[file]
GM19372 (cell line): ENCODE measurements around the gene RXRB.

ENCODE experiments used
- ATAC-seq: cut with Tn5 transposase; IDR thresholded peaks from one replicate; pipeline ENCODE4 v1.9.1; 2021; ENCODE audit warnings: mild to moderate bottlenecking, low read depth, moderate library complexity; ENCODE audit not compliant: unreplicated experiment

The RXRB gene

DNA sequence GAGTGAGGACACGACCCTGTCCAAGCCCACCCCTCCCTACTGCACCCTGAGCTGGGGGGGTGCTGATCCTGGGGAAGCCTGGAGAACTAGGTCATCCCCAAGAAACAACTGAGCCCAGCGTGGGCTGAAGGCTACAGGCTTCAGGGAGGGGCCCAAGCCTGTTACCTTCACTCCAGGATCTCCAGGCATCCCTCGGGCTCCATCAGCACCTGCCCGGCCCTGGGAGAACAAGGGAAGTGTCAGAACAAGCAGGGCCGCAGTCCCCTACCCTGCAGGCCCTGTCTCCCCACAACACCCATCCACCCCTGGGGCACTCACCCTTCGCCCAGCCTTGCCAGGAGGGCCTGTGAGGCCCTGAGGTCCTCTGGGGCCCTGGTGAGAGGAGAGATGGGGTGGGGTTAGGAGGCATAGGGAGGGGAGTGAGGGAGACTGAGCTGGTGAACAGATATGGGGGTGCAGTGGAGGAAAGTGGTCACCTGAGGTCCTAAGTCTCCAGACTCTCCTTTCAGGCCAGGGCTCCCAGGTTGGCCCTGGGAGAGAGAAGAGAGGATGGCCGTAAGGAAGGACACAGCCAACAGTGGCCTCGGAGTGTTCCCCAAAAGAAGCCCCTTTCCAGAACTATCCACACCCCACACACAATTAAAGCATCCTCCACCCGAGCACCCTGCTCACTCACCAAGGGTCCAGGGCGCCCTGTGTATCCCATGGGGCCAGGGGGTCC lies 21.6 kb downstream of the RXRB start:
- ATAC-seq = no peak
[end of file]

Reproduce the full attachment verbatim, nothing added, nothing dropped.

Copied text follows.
GM19372 (cell line): ENCODE measurements around the gene RXRB.

ENCODE experiments used
- ATAC-seq: cut with Tn5 transposase; IDR thresholded peaks from one replicate; pipeline ENCODE4 v1.9.1; 2021; ENCODE audit warnings: mild to moderate bottlenecking, low read depth, moderate library complexity; ENCODE audit not compliant: unreplicated experiment

The RXRB gene

DNA sequence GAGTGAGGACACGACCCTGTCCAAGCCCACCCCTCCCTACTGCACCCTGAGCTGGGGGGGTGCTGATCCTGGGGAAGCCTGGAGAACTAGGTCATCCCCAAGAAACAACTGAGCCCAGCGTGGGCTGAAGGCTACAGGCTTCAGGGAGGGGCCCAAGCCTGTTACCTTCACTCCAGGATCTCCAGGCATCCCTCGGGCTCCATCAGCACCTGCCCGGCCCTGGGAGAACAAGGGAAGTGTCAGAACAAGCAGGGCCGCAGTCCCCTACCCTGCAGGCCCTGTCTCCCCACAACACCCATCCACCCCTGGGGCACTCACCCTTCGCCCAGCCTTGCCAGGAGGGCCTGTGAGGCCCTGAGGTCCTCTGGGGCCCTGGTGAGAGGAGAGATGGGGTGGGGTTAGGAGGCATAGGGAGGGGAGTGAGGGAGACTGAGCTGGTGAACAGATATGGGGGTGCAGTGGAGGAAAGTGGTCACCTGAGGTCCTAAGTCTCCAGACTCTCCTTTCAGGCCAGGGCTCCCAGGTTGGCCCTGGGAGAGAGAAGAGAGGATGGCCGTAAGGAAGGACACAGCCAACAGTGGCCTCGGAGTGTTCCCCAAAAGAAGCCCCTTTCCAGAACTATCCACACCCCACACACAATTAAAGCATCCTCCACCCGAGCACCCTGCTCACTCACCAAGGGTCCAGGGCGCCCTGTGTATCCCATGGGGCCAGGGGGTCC lies 21.6 kb downstream of the RXRB start:
- ATAC-seq = no peak